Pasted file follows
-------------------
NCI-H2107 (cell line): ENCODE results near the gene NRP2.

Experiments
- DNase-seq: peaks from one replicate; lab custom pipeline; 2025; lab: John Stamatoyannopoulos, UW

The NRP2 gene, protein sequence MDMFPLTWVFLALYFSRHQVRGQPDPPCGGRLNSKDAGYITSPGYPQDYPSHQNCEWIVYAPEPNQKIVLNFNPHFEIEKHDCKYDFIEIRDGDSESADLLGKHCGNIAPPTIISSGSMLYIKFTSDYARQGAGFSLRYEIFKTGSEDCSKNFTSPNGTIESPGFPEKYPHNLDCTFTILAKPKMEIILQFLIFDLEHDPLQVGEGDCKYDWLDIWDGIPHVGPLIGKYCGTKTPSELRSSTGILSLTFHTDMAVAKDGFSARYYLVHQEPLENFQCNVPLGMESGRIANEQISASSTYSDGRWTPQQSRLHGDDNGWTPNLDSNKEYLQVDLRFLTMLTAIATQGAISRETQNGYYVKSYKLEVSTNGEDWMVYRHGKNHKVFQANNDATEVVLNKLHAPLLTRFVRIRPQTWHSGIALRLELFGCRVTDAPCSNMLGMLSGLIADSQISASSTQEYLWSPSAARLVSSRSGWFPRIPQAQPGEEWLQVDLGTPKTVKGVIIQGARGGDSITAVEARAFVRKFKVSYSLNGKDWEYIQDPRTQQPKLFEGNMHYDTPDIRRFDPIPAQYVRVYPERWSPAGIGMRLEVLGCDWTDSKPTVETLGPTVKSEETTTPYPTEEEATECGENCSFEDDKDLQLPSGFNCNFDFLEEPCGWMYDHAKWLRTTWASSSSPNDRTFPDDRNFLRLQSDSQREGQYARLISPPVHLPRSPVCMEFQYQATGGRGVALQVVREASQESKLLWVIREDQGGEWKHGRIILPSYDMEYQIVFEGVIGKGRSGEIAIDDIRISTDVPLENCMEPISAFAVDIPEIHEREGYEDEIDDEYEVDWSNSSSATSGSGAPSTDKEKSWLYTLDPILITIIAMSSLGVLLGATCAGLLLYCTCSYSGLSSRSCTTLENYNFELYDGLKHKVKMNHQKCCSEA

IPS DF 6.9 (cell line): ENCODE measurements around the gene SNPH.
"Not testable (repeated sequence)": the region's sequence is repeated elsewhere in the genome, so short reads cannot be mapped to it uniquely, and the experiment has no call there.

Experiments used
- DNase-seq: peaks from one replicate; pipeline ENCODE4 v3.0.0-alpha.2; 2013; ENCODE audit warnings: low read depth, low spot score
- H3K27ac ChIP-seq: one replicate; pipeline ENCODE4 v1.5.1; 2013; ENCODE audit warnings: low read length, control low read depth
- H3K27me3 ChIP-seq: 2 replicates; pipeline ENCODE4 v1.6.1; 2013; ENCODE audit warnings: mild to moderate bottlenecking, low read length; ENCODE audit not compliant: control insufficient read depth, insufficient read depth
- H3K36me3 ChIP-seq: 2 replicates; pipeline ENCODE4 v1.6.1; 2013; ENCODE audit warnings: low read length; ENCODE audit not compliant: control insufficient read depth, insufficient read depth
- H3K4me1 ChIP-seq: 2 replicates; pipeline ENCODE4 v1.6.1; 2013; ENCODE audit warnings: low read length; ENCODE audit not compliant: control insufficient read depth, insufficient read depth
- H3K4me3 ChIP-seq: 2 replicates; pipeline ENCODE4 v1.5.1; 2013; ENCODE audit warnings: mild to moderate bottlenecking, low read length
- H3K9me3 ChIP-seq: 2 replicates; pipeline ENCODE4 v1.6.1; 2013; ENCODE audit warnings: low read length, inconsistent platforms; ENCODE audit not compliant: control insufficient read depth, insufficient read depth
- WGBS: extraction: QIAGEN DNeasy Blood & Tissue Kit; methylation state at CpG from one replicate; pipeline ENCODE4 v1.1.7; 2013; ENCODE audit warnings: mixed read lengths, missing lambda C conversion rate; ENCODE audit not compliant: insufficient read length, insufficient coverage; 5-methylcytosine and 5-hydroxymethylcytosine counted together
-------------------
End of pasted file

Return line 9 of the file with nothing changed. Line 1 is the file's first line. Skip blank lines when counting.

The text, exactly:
- H3K27ac ChIP-seq: one replicate; pipeline ENCODE4 v1.5.1; 2013; ENCODE audit warnings: low read length, control low read depth